In our case above you can have two maps side by side: states and zip codes. Click on Texas in the left side and the Zip Codes in Texas appear on the right.
In most systems, the data you need is right there in your working dashboard instance, so the response to the click is immediate and the users can explore quickly.
Pros: Very attractive, Easy to navigate, very responsive with fast data delivery, see both levels of data side by side.
Cons: Dataset sizes are limited, need large portions of screen real estate to accommodate the different views, typically not mobile friendly and may mean smaller maps (who wants that?)
One type of drilling unique to the map world is Zoom Drilling. This type of drilling is what you will most commonly see from map vendors, but as we discuss it you will see that it has benefits and problems.
The administrator can set up two levels of data so that different pieces of data appear as the user zooms into the map.
Each ‘Layer’ of data is locked to a specific Min/Max scale so that it will appear and disappear as the user navigates higher and lower.
Here is the configuration window for locking layers of data to specific zoom levels.
Now picture a map user looking at Texas data and zooming into Texas for a closer look.
When the user reaches a specific map zoom level, the state level view of Texas disappears and the Zip Codes in Texas appear.
In fact, all Zip Codes appear and there is no filter applied. The system simply shows all data in the bounding box that is the user’s screen.
One specific issue that we see with this type of drilling is what we call the Big Shape-Little Shape issue. Start with locking zip codes to a specific level.
You zoom into Texas and tell the system that you want Zip Codes to appear at scale: 8,000,000. (and of course, states disappear at that level) You test it by zooming in and out to watch Texas disappear and Zip Codes appear.
Perfect! Now you pan over to the northeast the test it on Rhode Island. As soon as you zoom in on the northeast, all Zip Codes for that entire region appear.
You weren’t expecting Zip Codes until you got much further in and would prefer to see States at this level.
Then you realize that Texas is almost as big as all of the northeast states combined. O
ne scale for the entire layer may not work for you…
You would prefer a scale of 2,000,000 for these smaller states but you cannot have different scales for different regions of the same layer.
You will probably have to split the difference and compromise the ideal view.
One other issue that we have seen with Zoom Drilling over the last 15 years of delivering map solutions is that end users are often more simple than expected. There are still many users out there that find a task as simple as zooming to be foreign to them. Drag-pan and mouse-wheel zoom actions which map analysts use instinctively are not used by some end users. They will still click on the plus/minus icons or arrows to pan and zoom a map. This makes Zoom Drilling quite painful and non-intuitive when you are using buttons to pan and zoom. Mobile and touch technologies are changing this mindset but on web browser mapping this is still a reality.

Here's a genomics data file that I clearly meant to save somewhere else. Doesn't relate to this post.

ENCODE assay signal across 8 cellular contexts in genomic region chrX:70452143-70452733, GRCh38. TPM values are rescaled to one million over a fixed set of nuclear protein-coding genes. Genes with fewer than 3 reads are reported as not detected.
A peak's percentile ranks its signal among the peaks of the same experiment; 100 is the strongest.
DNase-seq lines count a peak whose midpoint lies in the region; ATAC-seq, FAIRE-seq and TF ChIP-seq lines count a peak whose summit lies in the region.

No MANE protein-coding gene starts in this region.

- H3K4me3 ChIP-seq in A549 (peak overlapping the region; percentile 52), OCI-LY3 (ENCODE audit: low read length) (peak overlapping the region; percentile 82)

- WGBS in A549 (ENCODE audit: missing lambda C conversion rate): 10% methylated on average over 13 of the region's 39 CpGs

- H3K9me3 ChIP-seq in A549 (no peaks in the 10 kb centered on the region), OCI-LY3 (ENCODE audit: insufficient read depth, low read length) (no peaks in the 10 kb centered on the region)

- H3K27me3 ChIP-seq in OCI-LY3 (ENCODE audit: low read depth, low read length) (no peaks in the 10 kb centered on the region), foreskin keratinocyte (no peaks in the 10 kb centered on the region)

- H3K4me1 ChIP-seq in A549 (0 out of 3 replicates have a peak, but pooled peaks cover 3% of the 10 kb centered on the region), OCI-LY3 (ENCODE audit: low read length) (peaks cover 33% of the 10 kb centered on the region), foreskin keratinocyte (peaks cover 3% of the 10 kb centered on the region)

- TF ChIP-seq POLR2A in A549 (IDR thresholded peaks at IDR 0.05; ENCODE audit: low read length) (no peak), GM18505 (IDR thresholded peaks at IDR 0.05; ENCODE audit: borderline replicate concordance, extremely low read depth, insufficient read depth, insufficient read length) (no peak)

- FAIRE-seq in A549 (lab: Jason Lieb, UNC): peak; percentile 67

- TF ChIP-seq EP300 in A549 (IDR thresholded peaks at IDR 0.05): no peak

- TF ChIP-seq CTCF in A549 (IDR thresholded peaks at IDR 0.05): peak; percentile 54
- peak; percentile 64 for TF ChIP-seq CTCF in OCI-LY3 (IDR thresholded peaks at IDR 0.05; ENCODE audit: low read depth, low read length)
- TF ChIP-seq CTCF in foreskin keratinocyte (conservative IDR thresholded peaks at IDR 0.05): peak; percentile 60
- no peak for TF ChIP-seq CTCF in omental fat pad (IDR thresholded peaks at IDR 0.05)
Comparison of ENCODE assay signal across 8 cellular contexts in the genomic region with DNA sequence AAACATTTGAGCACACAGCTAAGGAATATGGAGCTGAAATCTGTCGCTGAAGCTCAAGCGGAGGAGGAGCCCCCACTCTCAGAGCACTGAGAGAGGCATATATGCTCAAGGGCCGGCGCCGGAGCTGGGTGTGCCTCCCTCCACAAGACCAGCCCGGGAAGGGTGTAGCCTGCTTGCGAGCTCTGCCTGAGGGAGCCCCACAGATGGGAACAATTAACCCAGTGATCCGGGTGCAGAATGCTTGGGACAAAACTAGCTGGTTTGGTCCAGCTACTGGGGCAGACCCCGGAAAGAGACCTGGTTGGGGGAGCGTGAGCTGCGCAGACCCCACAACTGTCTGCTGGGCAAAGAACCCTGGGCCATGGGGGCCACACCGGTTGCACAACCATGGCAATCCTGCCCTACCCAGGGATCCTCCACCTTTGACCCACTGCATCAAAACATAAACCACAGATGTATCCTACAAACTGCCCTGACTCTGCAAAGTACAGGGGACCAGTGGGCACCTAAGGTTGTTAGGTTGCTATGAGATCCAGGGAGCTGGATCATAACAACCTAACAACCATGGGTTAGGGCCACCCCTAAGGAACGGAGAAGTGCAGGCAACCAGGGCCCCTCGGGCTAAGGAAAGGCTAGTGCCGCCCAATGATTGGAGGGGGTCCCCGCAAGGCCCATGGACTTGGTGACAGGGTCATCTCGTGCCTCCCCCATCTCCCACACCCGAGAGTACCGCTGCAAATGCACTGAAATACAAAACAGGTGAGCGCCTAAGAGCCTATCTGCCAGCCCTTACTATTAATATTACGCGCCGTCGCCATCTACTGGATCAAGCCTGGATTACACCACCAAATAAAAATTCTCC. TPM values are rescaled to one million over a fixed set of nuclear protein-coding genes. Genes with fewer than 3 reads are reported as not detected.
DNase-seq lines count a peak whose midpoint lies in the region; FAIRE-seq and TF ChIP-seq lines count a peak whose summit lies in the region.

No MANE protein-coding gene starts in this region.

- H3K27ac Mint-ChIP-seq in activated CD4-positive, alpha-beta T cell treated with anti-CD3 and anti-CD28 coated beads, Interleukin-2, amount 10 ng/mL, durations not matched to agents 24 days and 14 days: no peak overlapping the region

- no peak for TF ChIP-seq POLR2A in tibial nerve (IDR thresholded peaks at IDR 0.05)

Cons: Still not simple enough for all users, no filtering of data, big-shape/little-shape issue.
This type of drilling is new to Visual Crossing and we have mostly seen this only in custom mobile apps. It was designed to make Zoom Drilling better by solving the big-shape/little-shape issue, adding filtering and making navigation single click/touch which any user will do instinctively.
The scenario is simple… you see a map of your Regions, you touch on Southwest and the data is filtered and the layer changes to states that are ONLY in the Southwest Region. If we continue and click on Texas we get Zip Codes in Texas. A ‘Back’ or ‘Reset’ button appears on the map view to allow the user to go back up one level or entirely reset to their starting map. One click drill, one click reset… that’s it. The working mechanism behind this map utilizes Zoom Locking but it does it dynamically based upon the bounds of the entity selected. A single UI click is telling the system to do many things for the user which gives them the view they want.
Our scenario below was only two clicks to zoom from Regions to States to Zip Codes in Texas. One more click would reset this map back to the original state:
Pros: Easiest drill for end-users, works extremely well on touch devices as well as web, only one map view required, easy to navigate many levels and compare levels, fast displays of data.
Cons: Configuration is required, fixed path drilling without branching, not designed for advanced analyst types, data set sizes are limited as with all client side data drills.
Try it yourself!
Now it is your turn to provide the correct type of drilling to your users. The good news is whether your are using Microsoft Excel, MicroStrategy or SAP, you have many options to deliver a map drilling solution that fits your user base for both ease of use, performance and overall capability.